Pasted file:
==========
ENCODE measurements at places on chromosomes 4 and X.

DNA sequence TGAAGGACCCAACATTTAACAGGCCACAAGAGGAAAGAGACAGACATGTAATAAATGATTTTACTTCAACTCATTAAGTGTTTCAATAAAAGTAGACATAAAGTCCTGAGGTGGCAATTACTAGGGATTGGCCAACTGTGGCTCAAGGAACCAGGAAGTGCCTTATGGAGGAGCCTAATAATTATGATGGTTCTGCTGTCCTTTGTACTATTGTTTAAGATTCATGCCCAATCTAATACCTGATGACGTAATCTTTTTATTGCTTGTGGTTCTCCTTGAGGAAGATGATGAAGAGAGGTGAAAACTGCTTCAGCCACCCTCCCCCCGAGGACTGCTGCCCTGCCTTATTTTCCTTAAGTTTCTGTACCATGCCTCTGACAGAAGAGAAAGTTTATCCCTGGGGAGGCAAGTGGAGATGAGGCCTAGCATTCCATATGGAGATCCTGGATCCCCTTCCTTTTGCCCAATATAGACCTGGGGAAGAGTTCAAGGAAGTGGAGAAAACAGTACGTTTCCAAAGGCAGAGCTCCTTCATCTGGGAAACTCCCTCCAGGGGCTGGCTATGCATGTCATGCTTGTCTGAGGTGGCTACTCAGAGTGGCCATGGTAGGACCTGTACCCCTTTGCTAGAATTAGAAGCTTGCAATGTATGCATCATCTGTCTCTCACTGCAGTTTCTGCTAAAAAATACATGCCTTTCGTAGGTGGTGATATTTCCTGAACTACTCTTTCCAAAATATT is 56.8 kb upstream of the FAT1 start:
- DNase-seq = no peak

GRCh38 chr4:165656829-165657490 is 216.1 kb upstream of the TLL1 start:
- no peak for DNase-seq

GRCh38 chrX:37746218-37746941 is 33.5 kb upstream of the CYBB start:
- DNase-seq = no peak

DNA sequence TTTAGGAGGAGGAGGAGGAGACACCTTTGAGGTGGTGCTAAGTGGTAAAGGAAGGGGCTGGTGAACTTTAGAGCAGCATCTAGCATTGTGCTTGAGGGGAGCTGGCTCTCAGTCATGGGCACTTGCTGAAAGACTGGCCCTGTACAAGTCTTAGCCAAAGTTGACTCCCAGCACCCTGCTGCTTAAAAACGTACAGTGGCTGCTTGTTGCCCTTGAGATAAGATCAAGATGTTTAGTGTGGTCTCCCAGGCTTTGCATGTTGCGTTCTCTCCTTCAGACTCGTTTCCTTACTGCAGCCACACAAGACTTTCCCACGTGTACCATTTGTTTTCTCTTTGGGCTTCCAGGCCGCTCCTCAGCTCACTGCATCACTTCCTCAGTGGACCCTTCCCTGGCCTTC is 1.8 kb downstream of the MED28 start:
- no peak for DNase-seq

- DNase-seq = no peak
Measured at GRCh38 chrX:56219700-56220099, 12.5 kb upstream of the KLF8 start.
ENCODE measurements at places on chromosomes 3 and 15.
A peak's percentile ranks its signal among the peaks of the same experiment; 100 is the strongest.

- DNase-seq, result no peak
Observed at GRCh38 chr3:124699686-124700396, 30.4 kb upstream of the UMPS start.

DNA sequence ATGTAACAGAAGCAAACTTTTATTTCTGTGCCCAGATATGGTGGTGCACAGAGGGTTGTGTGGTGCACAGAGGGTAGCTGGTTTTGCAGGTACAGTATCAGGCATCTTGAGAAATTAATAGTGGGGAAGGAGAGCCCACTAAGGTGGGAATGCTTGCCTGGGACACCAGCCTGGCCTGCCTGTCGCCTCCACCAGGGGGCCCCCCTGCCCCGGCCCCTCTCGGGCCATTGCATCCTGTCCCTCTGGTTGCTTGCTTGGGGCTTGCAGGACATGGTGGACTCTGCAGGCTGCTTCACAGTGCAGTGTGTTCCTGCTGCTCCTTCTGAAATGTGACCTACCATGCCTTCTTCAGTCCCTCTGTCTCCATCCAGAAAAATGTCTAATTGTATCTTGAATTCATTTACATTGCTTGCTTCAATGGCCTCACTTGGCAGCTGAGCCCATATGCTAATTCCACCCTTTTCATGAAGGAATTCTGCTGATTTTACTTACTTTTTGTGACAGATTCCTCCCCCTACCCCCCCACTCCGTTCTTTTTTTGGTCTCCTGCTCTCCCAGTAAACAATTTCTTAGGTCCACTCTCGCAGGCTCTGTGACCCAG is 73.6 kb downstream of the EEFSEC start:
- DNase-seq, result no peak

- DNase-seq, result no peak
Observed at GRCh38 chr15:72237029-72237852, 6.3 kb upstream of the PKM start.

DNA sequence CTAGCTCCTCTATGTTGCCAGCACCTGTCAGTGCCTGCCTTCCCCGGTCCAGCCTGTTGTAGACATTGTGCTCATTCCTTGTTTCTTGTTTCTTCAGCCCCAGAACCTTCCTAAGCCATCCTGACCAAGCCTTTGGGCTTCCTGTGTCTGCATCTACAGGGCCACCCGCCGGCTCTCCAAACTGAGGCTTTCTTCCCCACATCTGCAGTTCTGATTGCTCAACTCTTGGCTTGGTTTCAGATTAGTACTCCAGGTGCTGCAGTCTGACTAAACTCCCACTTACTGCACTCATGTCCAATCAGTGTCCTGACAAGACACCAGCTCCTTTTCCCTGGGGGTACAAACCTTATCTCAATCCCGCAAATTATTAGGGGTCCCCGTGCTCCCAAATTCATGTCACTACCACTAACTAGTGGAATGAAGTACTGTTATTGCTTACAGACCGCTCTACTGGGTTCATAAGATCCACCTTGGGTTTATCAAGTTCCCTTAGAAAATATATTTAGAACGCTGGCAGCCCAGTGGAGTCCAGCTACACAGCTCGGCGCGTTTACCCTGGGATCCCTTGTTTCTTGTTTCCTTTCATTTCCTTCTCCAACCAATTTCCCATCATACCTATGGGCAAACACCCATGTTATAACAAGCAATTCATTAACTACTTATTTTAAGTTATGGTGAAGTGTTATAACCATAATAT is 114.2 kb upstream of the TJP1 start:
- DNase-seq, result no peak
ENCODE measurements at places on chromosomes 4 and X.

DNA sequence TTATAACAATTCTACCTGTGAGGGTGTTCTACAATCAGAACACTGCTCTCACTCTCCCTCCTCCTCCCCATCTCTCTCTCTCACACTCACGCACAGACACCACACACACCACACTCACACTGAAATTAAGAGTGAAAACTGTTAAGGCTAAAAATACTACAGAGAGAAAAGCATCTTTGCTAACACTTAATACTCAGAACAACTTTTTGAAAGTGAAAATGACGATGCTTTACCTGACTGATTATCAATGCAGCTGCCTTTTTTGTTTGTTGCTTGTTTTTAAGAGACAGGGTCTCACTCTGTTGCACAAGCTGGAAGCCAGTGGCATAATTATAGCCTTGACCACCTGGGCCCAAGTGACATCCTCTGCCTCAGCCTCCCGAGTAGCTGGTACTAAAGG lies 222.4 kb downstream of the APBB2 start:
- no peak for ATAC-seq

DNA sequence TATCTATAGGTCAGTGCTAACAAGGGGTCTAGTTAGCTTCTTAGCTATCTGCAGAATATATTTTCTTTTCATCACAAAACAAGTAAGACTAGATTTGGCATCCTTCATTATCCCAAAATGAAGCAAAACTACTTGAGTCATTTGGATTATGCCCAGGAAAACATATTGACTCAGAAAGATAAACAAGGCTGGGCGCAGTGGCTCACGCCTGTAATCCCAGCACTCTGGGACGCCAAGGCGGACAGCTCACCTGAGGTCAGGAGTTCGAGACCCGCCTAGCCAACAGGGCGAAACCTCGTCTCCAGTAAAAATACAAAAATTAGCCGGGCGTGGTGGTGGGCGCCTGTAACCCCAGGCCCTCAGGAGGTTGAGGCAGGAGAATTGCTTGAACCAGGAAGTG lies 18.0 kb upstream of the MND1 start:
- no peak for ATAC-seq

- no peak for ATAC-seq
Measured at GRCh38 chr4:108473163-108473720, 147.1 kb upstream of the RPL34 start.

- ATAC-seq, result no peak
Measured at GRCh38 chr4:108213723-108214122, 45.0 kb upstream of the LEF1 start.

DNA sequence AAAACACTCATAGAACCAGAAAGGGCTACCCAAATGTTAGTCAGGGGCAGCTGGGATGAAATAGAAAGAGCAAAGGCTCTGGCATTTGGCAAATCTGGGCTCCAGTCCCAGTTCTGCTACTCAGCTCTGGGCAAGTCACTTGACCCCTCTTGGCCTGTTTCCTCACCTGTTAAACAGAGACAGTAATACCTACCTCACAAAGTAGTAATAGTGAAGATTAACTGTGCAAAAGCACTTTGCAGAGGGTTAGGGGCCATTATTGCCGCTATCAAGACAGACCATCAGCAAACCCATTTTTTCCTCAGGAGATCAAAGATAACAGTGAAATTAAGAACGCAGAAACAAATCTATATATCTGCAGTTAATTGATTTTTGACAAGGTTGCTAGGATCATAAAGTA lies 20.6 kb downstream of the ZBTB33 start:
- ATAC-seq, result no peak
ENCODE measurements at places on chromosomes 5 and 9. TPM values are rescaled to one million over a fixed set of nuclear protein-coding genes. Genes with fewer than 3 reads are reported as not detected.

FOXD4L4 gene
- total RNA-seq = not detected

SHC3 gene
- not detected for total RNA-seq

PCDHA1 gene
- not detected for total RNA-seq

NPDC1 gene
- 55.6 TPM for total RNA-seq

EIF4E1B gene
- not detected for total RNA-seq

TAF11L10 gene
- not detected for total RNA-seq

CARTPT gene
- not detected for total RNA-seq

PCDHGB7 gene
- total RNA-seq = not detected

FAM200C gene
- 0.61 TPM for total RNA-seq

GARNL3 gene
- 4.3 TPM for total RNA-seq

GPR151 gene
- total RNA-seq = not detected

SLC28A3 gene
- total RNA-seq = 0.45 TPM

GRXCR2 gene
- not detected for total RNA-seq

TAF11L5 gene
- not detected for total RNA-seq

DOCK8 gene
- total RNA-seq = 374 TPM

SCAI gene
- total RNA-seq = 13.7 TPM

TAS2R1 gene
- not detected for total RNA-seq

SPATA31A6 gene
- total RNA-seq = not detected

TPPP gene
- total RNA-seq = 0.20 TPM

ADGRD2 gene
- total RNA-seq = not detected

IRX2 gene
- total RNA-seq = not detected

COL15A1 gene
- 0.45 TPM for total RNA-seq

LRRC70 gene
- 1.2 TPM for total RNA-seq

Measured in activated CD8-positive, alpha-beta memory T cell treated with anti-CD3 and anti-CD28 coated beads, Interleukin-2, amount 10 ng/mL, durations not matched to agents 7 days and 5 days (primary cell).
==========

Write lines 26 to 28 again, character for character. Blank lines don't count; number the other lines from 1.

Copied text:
- no peak for ATAC-seq

- no peak for ATAC-seq
Measured at GRCh38 chr4:108473163-108473720, 147.1 kb upstream of the RPL34 start.